Gentlemen of the Road stage – photo taken early on Day One
Our little family of three spent the majority of this past weekend in a town just north of Oklahoma City called Guthrie. It used to be the once-thriving capital of the Oklahoma Territory. During the Land Run on April 22, 1889, the small rail stop of Guthrie boomed into a city of over 10,000 people by nightfall. A little over two decades later, Oklahoma City was chosen to be the capital after statehood was granted and Guthrie was eventually left behind. Today, Guthrie’s population still remains around 10,000.
That all changed last week. The Gentlemen of the Road tour (featuring Alabama Shakes, Edward Sharpe and the Magnetic Zeros, and, of course, Mumford & Sons) came into town Friday, more than tripling Guthrie’s population. Again, people poured in from all over the Plains region to claim their plot of land at the Cottonwood Flats. Vying for precious ground on which to throw a blanket was a fairly easy thing to do. We weren’t staking a claim on which to raise a family; we only wished for a decent spot that had a good view of the stage.
As with any concert and, I’ll assume, outdoor music festival – since this one was my first – there is always the risk of being confronted with people who are too tall, too drunk, or just ridiculously rude. We were lucky in that none of these people moved in on our land until the last day of the festival. They also happened to show up during the last hour when Mumford & Sons took the stage. Three particularly giant men managed to steal a few square feet of space ahead of us and block out the entire stage with just their shoulders alone. I didn’t have time to name each one of them, so they more or less became a race of people I called Ginormica. Two blankets in front of us, a guy we named “Sage” (based on the name written on his backpack) smoked a few joints and introduced my kid to her first real whiff of pot. She’s gonna learn sometime…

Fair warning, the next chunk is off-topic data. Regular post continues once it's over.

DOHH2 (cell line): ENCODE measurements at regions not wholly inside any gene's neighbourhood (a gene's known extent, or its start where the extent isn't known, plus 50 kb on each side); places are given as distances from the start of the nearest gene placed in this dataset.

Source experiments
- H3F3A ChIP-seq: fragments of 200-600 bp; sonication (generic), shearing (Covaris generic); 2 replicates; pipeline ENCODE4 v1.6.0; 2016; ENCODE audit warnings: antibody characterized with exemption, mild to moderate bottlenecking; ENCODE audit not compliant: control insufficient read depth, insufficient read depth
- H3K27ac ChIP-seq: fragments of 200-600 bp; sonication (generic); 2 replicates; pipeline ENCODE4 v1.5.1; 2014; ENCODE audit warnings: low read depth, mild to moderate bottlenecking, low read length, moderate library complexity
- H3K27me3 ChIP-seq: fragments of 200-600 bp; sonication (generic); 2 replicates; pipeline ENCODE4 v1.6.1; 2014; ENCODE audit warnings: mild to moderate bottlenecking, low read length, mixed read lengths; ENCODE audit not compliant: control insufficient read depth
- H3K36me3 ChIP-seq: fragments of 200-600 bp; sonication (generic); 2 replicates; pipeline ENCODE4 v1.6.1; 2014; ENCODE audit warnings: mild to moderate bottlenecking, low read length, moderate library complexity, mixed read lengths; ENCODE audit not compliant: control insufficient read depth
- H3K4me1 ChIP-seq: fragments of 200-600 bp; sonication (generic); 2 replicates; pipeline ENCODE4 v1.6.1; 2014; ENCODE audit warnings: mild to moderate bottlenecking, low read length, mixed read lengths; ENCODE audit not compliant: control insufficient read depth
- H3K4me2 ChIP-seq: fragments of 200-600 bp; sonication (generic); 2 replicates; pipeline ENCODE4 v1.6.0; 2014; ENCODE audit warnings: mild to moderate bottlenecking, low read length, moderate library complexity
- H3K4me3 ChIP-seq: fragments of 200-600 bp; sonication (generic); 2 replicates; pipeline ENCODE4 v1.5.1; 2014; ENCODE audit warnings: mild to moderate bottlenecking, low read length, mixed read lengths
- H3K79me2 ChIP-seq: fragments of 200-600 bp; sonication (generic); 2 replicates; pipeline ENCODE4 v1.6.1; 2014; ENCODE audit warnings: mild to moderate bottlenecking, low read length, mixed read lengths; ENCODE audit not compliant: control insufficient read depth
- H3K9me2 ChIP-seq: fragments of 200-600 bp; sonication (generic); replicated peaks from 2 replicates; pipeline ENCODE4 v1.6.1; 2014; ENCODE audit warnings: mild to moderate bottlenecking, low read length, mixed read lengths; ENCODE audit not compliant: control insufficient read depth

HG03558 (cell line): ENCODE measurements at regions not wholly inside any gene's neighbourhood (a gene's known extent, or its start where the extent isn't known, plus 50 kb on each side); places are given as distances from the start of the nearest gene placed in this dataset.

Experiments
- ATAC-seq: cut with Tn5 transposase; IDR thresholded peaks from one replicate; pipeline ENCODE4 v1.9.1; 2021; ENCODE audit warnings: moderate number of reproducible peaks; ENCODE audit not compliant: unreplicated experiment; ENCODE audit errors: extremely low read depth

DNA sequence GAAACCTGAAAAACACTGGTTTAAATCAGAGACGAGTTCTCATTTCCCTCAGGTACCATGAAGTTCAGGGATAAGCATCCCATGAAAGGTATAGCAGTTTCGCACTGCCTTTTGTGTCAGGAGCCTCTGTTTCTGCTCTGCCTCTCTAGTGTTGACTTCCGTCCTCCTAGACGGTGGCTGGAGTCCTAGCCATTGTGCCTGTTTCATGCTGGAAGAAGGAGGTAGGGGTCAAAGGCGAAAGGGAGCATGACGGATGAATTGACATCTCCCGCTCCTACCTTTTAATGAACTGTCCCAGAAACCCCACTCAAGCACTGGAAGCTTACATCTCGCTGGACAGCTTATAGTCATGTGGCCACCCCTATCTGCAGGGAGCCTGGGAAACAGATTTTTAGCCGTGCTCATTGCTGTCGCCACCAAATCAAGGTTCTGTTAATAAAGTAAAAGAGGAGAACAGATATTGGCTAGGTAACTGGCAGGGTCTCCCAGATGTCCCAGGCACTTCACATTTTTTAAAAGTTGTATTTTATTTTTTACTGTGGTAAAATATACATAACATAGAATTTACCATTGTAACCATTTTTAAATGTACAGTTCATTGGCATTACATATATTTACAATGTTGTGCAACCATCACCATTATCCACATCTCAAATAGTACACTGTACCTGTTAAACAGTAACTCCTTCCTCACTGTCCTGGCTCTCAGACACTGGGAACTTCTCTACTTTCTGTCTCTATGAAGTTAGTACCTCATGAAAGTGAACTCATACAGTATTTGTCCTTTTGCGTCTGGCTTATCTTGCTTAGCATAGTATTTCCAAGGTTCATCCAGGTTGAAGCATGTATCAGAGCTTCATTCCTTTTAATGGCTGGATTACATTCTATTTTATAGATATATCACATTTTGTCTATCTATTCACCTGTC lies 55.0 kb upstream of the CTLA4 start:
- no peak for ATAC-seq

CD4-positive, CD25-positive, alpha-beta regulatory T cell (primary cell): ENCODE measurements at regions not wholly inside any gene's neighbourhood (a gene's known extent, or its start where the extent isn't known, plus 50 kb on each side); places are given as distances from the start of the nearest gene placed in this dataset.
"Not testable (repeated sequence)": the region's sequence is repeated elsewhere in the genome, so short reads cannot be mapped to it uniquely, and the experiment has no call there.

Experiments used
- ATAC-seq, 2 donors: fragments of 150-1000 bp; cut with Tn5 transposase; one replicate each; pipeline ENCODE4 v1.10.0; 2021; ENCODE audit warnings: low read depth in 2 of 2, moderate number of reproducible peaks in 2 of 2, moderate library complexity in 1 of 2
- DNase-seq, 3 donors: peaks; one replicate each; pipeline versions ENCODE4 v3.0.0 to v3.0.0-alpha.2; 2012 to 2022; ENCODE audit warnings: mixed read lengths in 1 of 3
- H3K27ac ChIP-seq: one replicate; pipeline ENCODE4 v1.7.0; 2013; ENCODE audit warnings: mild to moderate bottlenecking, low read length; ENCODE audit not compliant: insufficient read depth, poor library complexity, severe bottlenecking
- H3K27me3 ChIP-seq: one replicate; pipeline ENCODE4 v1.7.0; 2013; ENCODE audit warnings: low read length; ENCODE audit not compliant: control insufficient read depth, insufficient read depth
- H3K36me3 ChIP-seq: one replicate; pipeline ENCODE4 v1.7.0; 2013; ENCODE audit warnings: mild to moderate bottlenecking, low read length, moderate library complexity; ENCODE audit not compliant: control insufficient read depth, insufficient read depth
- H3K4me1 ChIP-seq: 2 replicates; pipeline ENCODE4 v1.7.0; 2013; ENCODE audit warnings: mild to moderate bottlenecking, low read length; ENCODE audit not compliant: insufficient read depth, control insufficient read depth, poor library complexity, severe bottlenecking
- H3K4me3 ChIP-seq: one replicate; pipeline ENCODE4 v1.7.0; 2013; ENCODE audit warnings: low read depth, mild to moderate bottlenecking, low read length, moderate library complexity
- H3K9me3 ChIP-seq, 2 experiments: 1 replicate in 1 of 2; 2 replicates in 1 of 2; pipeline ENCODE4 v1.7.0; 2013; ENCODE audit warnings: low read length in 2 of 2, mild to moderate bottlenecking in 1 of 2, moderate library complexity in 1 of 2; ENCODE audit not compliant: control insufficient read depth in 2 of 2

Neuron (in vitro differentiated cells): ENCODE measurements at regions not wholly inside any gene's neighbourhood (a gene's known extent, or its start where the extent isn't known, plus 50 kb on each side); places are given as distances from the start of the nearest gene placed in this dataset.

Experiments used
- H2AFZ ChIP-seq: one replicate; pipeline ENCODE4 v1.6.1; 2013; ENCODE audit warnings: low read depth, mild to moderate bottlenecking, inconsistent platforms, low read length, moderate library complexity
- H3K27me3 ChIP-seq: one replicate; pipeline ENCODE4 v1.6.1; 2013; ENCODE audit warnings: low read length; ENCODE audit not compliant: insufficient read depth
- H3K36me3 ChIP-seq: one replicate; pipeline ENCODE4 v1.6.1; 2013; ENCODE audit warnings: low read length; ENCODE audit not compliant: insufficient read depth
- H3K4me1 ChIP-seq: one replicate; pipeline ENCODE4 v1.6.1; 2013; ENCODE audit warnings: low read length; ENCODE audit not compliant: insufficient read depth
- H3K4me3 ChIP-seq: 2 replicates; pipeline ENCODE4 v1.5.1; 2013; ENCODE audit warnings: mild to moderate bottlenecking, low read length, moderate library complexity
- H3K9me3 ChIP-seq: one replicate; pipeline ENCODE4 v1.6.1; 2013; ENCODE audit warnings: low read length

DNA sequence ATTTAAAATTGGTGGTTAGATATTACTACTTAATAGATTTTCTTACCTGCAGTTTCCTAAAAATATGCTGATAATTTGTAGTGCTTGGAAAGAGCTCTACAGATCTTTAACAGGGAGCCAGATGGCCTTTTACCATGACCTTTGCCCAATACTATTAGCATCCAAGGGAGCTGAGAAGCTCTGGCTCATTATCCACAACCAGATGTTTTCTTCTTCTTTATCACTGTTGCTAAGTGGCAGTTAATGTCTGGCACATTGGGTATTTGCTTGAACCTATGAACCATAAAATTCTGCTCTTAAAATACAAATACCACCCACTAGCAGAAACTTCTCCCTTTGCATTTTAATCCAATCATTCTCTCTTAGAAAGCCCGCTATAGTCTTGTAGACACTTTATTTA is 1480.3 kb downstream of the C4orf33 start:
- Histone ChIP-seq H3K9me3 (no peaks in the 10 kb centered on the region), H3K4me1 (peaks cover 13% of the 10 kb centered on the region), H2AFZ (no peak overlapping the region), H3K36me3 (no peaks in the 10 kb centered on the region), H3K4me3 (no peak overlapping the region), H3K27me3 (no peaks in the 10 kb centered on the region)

During a lively Mumford jam session on stage, we encountered Drunk Chicken Man. Drunk Chicken Man decided to stand directly in front of Elle and me even though there were plenty of other plots of space to occupy. Perhaps to make up for the intrusion, Drunk Chicken Man generously offered our blanket neighbor some grilled chicken, forcing the shredded meat into the confused man’s hand. He politely and then not-so politely declined, so Drunk Chicken Man took back the chicken leg with his bare hand and passed it over to my daughter. The WTF? look on her face was fantastic. We yelled at him out of pure shock, but with nobody around willing to share in the feast, Drunk Chicken Man moved on.
When Mumford & Sons quieted down, they began playing a beautifully soft and mesmerizing piece. It was difficult to enjoy, though, with the drunk trio of loud guffawers sitting behind us. My husband remarked in their direction, “Shut up!” to no avail. Finally, after a good two minutes or so of boisterous laughter, he marched over to them and said, “You do realize that you’re ruining this beautiful song for everyone within a 20-foot radius so why don’t you just shut the fuck up?” MISSION ACCOMPLISHED. We didn’t hear another peep from them for the rest of the night.
Beards, they can be intimidating, and Mumfordland is full of beards. Those three didn’t stand a chance.
Saturday evening, sick from the heat and exhausted from the long weekend, we packed up our belongings and returned to Oklahoma City. It’s the second time this century that Guthrie’s population has fallen significantly due to people moving on to the “new” state capital. Instead of trains, the city was overrun with trolleys and SUVs. And the Union Jack was prominently displayed throughout the town to honor the musicians who had managed to coordinate such a fantastic weekend. This time, it seems, Guthrie is doing just fine after the hasty departure of more than 25,000 people. There is no worry that financial despair or a decades-long depression will thrust the economy into the red dirt again. In fact, local businesses were thrilled to have such a busy weekend and local residents were probably just as happy to see us finally leave.
P.S. For the record, we did not stake our claim on Friday and sit there all weekend. We’re not crazy. We did, however, manage to stake our claim on Saturday near our first day claim. Both locations were nicely plotted and, for the most part, our neighbors were great.